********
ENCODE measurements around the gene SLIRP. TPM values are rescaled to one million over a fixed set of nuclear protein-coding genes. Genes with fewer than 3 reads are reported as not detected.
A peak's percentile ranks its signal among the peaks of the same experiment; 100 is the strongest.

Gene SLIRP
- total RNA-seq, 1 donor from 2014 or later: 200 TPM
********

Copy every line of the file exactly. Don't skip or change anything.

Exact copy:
ENCODE measurements around the gene SLIRP. TPM values are rescaled to one million over a fixed set of nuclear protein-coding genes. Genes with fewer than 3 reads are reported as not detected.
A peak's percentile ranks its signal among the peaks of the same experiment; 100 is the strongest.

Gene SLIRP
- total RNA-seq, 1 donor from 2014 or later: 200 TPM